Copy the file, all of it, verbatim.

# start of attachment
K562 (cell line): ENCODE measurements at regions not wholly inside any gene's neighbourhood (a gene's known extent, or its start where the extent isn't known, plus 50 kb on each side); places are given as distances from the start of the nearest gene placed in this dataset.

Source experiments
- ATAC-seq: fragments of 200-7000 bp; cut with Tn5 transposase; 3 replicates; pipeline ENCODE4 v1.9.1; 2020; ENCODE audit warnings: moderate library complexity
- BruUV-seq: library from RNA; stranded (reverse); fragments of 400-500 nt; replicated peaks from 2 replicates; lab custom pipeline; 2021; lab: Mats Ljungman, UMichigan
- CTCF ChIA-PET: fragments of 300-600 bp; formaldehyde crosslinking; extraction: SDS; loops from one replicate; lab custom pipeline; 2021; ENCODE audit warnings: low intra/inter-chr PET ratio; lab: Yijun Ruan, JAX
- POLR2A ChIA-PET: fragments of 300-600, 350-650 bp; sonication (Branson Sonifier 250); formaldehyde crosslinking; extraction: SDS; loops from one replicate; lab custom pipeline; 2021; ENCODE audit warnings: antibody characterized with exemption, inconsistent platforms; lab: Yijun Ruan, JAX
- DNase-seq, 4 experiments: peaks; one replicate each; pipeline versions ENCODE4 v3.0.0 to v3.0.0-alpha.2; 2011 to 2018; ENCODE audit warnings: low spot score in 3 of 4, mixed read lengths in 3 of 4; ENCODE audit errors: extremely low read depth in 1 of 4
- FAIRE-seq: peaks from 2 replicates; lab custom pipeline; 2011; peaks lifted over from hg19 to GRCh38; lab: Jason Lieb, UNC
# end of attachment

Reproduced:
K562 (cell line): ENCODE measurements at regions not wholly inside any gene's neighbourhood (a gene's known extent, or its start where the extent isn't known, plus 50 kb on each side); places are given as distances from the start of the nearest gene placed in this dataset.

Source experiments
- ATAC-seq: fragments of 200-7000 bp; cut with Tn5 transposase; 3 replicates; pipeline ENCODE4 v1.9.1; 2020; ENCODE audit warnings: moderate library complexity
- BruUV-seq: library from RNA; stranded (reverse); fragments of 400-500 nt; replicated peaks from 2 replicates; lab custom pipeline; 2021; lab: Mats Ljungman, UMichigan
- CTCF ChIA-PET: fragments of 300-600 bp; formaldehyde crosslinking; extraction: SDS; loops from one replicate; lab custom pipeline; 2021; ENCODE audit warnings: low intra/inter-chr PET ratio; lab: Yijun Ruan, JAX
- POLR2A ChIA-PET: fragments of 300-600, 350-650 bp; sonication (Branson Sonifier 250); formaldehyde crosslinking; extraction: SDS; loops from one replicate; lab custom pipeline; 2021; ENCODE audit warnings: antibody characterized with exemption, inconsistent platforms; lab: Yijun Ruan, JAX
- DNase-seq, 4 experiments: peaks; one replicate each; pipeline versions ENCODE4 v3.0.0 to v3.0.0-alpha.2; 2011 to 2018; ENCODE audit warnings: low spot score in 3 of 4, mixed read lengths in 3 of 4; ENCODE audit errors: extremely low read depth in 1 of 4
- FAIRE-seq: peaks from 2 replicates; lab custom pipeline; 2011; peaks lifted over from hg19 to GRCh38; lab: Jason Lieb, UNC